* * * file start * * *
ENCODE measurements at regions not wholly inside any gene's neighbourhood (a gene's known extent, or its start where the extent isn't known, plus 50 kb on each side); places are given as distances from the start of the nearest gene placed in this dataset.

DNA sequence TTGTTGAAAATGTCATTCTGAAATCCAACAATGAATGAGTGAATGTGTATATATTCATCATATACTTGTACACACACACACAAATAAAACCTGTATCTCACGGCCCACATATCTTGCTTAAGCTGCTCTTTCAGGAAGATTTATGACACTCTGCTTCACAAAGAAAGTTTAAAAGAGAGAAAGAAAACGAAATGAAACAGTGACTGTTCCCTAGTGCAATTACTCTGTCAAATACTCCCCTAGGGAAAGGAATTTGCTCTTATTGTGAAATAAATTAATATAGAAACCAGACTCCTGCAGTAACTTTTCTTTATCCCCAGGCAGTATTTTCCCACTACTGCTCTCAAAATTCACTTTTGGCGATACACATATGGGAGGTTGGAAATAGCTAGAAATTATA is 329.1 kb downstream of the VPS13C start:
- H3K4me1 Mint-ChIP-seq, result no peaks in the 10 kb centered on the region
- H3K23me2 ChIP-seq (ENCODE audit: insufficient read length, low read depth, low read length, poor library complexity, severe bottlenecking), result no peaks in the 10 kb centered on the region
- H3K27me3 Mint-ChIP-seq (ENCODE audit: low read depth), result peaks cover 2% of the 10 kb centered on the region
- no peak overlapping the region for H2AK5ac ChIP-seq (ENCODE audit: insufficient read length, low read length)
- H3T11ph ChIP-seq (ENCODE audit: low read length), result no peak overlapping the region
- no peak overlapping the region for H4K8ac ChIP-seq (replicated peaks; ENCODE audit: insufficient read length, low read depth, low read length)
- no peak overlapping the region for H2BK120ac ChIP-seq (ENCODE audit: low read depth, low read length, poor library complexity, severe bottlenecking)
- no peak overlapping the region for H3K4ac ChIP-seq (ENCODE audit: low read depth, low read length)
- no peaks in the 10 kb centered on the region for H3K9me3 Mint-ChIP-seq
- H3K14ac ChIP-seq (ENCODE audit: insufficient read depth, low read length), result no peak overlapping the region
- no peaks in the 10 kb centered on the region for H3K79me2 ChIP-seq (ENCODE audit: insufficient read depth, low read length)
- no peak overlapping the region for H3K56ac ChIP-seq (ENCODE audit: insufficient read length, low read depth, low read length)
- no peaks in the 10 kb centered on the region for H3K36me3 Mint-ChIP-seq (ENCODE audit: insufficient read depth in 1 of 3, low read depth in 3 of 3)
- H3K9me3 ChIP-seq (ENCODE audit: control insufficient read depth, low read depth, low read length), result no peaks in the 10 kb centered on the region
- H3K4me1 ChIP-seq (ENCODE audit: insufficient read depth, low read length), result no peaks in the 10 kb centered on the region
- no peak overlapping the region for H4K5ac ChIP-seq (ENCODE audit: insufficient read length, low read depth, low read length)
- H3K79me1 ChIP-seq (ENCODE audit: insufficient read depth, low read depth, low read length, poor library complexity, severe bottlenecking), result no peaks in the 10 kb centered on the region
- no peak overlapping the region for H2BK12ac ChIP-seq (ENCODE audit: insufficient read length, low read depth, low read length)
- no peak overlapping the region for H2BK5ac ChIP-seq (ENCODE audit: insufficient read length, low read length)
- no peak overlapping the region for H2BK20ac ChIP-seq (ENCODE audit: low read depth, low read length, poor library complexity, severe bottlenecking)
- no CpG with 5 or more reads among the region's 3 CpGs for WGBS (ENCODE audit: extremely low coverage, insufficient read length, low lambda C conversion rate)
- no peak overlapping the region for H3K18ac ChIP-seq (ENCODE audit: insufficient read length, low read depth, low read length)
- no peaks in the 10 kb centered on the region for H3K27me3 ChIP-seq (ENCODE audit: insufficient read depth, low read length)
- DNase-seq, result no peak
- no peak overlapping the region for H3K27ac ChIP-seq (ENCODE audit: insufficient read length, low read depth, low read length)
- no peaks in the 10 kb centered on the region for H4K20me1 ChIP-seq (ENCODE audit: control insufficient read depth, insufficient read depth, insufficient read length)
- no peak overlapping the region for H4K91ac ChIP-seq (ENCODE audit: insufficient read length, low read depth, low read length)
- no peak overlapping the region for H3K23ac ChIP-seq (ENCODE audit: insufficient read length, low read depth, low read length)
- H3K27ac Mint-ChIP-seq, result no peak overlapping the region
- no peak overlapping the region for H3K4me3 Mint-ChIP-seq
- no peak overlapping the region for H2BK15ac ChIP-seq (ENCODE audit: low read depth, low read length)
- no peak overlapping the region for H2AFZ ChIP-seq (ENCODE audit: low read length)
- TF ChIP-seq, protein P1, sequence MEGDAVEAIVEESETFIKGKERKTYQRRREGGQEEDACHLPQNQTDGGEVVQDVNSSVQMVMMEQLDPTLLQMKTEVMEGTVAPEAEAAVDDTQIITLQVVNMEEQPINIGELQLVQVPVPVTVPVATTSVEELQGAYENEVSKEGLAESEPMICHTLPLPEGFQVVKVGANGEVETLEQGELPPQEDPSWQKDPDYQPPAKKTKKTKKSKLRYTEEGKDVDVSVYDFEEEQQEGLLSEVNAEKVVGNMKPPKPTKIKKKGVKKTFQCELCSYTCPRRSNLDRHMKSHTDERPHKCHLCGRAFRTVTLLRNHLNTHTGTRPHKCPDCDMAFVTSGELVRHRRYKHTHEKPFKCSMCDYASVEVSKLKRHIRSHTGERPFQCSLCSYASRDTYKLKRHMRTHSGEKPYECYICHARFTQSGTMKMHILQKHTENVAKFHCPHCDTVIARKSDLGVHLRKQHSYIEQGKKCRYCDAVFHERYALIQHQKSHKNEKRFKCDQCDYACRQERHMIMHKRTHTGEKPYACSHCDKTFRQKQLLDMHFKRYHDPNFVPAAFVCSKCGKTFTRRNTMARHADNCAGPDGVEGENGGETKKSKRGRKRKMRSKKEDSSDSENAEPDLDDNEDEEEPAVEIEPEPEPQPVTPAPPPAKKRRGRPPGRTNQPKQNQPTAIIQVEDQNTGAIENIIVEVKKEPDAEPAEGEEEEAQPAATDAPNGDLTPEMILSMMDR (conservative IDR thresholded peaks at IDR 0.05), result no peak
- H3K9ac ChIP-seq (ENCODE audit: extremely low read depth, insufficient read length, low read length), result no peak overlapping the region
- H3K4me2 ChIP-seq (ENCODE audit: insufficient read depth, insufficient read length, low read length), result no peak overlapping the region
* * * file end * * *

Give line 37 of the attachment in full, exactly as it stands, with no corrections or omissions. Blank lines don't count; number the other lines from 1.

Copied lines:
- H3K4me2 ChIP-seq (ENCODE audit: insufficient read depth, insufficient read length, low read length), result no peak overlapping the region